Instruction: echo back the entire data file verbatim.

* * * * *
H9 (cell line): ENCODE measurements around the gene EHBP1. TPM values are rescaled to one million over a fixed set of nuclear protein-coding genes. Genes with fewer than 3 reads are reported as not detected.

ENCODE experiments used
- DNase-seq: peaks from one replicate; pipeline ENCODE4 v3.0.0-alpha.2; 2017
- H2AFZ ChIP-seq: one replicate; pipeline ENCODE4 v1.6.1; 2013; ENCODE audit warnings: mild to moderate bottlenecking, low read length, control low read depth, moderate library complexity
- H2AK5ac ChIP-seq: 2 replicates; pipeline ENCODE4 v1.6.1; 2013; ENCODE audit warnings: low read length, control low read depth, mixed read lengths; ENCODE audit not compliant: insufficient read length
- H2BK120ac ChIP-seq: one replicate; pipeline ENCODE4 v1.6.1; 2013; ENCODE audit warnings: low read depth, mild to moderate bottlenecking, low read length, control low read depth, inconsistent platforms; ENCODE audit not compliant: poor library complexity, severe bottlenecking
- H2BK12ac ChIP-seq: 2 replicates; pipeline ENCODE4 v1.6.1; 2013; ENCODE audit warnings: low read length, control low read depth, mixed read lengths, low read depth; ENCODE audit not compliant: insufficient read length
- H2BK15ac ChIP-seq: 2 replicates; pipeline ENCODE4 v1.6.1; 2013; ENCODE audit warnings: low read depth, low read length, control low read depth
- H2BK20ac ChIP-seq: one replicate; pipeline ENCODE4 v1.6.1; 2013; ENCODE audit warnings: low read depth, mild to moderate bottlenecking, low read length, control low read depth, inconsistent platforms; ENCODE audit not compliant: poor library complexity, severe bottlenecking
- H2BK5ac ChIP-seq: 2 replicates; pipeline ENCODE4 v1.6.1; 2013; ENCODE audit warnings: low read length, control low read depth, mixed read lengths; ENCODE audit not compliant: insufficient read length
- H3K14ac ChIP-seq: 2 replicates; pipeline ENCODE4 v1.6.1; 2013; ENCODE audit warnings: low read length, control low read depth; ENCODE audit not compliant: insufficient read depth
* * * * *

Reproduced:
H9 (cell line): ENCODE measurements around the gene EHBP1. TPM values are rescaled to one million over a fixed set of nuclear protein-coding genes. Genes with fewer than 3 reads are reported as not detected.

ENCODE experiments used
- DNase-seq: peaks from one replicate; pipeline ENCODE4 v3.0.0-alpha.2; 2017
- H2AFZ ChIP-seq: one replicate; pipeline ENCODE4 v1.6.1; 2013; ENCODE audit warnings: mild to moderate bottlenecking, low read length, control low read depth, moderate library complexity
- H2AK5ac ChIP-seq: 2 replicates; pipeline ENCODE4 v1.6.1; 2013; ENCODE audit warnings: low read length, control low read depth, mixed read lengths; ENCODE audit not compliant: insufficient read length
- H2BK120ac ChIP-seq: one replicate; pipeline ENCODE4 v1.6.1; 2013; ENCODE audit warnings: low read depth, mild to moderate bottlenecking, low read length, control low read depth, inconsistent platforms; ENCODE audit not compliant: poor library complexity, severe bottlenecking
- H2BK12ac ChIP-seq: 2 replicates; pipeline ENCODE4 v1.6.1; 2013; ENCODE audit warnings: low read length, control low read depth, mixed read lengths, low read depth; ENCODE audit not compliant: insufficient read length
- H2BK15ac ChIP-seq: 2 replicates; pipeline ENCODE4 v1.6.1; 2013; ENCODE audit warnings: low read depth, low read length, control low read depth
- H2BK20ac ChIP-seq: one replicate; pipeline ENCODE4 v1.6.1; 2013; ENCODE audit warnings: low read depth, mild to moderate bottlenecking, low read length, control low read depth, inconsistent platforms; ENCODE audit not compliant: poor library complexity, severe bottlenecking
- H2BK5ac ChIP-seq: 2 replicates; pipeline ENCODE4 v1.6.1; 2013; ENCODE audit warnings: low read length, control low read depth, mixed read lengths; ENCODE audit not compliant: insufficient read length
- H3K14ac ChIP-seq: 2 replicates; pipeline ENCODE4 v1.6.1; 2013; ENCODE audit warnings: low read length, control low read depth; ENCODE audit not compliant: insufficient read depth